Instead of stylish beaches and tony poolside nightclubs, "Terriers" prefers the more squalid Golden State of moral ambiguities and final foreclosure notices. It's a cop show with satirical instincts, and it is well suited to the broken California dreamin' of the current day.

'Sons of Anarchy'

Speaking of West Coast desperados, that sonorous rumble you hear can only be the Sons of Anarchy Motorcycle Club-Redwood Original (SAMCRO, for short), arriving for the much-anticipated third season of creator Kurt Sutter's "Sons of Anarchy," an addictively morose saga about a motorcycle gang in the fictional central California town of Charming.

The story picks up Tuesday night on FX right where it left off: A member of the True IRA gang has stolen the infant son of Jax Teller (Charlie Hunnam, as SAMCRO's conflicted heir apparent) in retribution for . . . I forget what. That same Irish guy also killed Half-Sack. Then Jax's mother, Gemma (Katey Sagal, as SAMCRO's protective matriarch) shot Polly for kidnapping her last season and facilitating her rape, and then . . . oh, jeez, where'd we put that Season 2 "Sons of Anarchy" box set?

This isn't soap opera, it's grease opera. If you're only now deciding to have a look at the show-- which I do recommend to the stouthearted -- you're going to need to watch the first 26 episodes, or perhaps hunker down for a remedial hour with the Sons' Wikipedia page.

"Cameron killed Half-Sack and took my grandson," fumes SAMCRO's president, Clay Morrow (the terrific and leonine Ron Perlman), in one of this new season's many moments of helpful exposition. "[Stahl] lied and framed Gemma. That's the real truth." Subplots and characters are now flung in different directions: As Gemma goes into hiding at the home of her estranged and feeble father (ladies and gentlemen, Mr. Hal Holbrook), it seems one or more of the Sons will be headed to Ireland to find the baby.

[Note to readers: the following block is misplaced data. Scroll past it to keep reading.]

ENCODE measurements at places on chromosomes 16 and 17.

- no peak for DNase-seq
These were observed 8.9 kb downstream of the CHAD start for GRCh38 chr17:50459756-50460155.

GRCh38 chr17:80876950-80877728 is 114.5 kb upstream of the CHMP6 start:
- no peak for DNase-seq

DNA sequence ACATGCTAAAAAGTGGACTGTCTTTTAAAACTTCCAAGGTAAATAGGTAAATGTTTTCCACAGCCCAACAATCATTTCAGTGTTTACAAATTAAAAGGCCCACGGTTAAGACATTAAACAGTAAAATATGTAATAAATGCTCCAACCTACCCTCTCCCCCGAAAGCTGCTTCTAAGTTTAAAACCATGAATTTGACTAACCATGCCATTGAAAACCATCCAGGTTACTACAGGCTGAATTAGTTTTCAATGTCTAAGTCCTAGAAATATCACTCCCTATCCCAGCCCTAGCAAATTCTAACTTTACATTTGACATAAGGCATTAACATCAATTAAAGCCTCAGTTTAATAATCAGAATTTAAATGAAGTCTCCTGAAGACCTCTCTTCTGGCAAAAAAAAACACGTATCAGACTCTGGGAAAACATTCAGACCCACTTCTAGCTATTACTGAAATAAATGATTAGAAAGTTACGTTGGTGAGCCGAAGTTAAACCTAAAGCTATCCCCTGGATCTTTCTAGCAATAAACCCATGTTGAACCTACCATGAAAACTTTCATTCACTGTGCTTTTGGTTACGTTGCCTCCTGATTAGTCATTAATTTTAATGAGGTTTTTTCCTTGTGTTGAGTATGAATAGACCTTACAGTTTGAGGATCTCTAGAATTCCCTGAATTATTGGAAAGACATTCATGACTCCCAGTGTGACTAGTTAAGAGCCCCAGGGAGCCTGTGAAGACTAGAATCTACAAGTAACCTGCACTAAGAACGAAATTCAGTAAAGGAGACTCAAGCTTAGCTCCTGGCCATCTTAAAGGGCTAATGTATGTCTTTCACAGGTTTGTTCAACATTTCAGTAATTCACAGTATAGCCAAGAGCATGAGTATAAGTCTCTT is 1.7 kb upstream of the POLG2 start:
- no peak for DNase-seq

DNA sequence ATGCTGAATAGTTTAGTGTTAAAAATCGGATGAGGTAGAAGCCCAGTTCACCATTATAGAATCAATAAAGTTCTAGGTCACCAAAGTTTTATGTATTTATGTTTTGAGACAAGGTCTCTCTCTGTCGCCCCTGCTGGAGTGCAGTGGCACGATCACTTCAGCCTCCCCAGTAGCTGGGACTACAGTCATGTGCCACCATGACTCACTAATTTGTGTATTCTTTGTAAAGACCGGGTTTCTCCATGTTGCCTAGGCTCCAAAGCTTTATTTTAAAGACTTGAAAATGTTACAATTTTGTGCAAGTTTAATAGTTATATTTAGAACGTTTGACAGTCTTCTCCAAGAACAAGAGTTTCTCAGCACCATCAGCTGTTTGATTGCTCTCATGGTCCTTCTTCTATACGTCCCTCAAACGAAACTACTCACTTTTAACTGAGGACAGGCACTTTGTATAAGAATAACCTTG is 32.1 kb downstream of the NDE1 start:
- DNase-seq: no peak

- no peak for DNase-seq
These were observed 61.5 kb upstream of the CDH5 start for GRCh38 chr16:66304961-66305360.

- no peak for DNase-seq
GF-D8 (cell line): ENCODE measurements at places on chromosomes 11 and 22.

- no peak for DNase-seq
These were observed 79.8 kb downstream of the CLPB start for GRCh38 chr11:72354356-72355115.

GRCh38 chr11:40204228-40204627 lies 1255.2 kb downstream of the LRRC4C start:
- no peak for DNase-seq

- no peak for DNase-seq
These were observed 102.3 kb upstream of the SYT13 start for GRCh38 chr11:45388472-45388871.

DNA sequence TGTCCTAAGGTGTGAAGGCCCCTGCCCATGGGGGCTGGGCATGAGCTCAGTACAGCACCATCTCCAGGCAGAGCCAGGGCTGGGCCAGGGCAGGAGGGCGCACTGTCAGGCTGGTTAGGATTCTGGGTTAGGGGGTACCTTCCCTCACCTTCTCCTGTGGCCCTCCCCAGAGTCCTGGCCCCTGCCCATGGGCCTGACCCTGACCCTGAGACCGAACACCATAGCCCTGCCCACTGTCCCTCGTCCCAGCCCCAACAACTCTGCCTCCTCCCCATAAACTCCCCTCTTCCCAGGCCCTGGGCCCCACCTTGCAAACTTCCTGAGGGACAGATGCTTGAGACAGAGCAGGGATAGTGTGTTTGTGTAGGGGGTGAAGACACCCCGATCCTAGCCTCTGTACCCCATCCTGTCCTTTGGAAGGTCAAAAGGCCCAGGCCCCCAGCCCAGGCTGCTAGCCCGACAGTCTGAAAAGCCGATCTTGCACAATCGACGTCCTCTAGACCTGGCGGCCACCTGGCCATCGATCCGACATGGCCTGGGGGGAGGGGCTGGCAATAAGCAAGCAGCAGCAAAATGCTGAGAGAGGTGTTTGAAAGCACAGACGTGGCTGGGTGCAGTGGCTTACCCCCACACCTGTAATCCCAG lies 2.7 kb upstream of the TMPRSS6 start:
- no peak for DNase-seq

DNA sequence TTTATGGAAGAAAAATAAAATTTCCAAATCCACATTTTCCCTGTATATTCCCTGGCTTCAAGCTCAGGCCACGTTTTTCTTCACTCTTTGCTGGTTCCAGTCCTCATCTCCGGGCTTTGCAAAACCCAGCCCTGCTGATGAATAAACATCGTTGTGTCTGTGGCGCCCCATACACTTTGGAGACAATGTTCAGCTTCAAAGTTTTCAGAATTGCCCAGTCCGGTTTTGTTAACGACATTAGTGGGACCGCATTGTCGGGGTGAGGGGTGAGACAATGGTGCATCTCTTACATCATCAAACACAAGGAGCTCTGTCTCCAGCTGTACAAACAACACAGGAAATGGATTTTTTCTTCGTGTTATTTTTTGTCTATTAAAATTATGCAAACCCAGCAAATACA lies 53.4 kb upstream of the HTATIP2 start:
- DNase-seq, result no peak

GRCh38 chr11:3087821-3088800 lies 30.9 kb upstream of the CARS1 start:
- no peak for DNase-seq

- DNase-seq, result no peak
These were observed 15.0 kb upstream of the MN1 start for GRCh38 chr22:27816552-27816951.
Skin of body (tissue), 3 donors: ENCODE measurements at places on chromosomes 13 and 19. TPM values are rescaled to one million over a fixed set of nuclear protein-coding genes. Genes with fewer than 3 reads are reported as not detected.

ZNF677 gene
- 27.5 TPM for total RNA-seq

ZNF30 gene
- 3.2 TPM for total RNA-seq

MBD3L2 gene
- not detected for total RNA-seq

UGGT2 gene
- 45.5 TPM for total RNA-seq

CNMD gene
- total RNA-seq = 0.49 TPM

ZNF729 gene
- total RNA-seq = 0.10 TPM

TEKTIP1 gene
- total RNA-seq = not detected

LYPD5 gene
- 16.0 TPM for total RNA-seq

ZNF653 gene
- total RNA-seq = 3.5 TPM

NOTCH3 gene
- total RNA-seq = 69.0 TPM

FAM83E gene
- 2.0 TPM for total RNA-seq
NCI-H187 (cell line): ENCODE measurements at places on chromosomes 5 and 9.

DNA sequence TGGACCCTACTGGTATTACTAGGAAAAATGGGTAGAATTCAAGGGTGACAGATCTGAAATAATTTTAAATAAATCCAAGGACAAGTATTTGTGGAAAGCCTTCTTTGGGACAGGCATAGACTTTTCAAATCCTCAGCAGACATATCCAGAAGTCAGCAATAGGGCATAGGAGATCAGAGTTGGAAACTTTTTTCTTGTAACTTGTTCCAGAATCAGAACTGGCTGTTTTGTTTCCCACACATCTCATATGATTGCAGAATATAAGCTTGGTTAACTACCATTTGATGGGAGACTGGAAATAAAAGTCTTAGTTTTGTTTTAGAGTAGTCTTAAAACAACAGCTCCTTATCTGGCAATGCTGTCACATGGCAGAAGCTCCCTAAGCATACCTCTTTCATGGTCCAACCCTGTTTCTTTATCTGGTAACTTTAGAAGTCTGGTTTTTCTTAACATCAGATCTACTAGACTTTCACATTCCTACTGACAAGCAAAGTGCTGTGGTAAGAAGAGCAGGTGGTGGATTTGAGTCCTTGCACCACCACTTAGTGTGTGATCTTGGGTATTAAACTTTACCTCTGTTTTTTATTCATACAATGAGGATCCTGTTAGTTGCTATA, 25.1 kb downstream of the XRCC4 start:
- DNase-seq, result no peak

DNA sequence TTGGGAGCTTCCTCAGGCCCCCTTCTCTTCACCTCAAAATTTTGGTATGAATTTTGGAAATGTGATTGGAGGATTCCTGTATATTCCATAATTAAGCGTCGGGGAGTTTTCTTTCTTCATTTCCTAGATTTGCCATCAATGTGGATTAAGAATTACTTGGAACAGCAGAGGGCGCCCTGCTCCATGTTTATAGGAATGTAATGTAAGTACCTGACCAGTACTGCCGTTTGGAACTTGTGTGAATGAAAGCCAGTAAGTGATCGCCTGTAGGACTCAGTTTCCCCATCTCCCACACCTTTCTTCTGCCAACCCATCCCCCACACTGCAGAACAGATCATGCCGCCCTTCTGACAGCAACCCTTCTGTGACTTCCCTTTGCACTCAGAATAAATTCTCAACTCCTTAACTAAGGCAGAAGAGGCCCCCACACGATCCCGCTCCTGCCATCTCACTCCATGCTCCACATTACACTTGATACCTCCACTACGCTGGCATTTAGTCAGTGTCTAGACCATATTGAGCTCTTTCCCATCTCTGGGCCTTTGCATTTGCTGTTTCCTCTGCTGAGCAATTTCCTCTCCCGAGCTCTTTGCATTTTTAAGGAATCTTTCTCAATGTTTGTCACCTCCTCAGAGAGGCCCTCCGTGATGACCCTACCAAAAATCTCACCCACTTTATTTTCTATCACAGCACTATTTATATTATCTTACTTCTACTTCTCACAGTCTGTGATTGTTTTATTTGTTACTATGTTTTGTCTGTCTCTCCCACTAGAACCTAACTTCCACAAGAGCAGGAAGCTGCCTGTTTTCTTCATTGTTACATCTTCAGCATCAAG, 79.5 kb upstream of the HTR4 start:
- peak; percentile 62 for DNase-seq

But the essential theme remains the same -- the Sons struggle to balance their do-bads (supplying arms to criminals) with some do-goods, such as keeping drug dealers out of their peaceful hamlet. (Get it? Hamlet?) Yes, as you may have heard, "Sons of Anarchy" is loosely a "Hamlet"-on-Harleys. It is indeed Shakespearean in its constant sense of foreboding, and it works brilliantly, as the Sons and their women experience a pain that is as ever-present as their criminality. As such, our hurting for them is sometimes clouded by revulsion. Sutter is justified when he grouses about being hosed by a paucity of Emmy nominations for the show and its solid cast.

Without sounding too much like a poindexter who's never ridden a hog, I guess what I like about "Sons of Anarchy," besides the unwaveringly good performances from Hunnam and Sagal, is its escapism and milieu: Take a drive across the United States or stick around Washington during Memorial Day's Rolling Thunder rally and you soon realize how pervasive the middle-aged biker set really is in our culture, and how rarely that is reflected on TV beyond stereotype. (After all, "American Chopper" and Jesse James can't teach us everything about biker culture.)

"Sons of Anarchy" may be wild fantasy and melodrama, but it is tempered by a feeling of verity. It's one of those hairy shows that is so true to its setting and soul that it dares you to sympathize with any of its characters. They're all flawed, which is a fearless way to roll.

"I've been trying to find some kind of balance," Jax confides to the emphysemic Piney (William Lucking), one of the club's elders. "[To do the] right thing for my family, my club. Every time I think maybe I'm heading in the right direction I end up in a place I never even knew could feel this bad. What'd I do, man?"

"You're loyal, decent," Piney says. "You love the right things."

With that, it's off to bash some heads into concrete. As the Bard said, Alas, poor Yorick! I tattooed him.

Sons of Anarchy

(one hour) returns at 10 p.m. Tuesday;

Terriers

(one hour) premieres at 10 p.m. Wednesday, both on FX.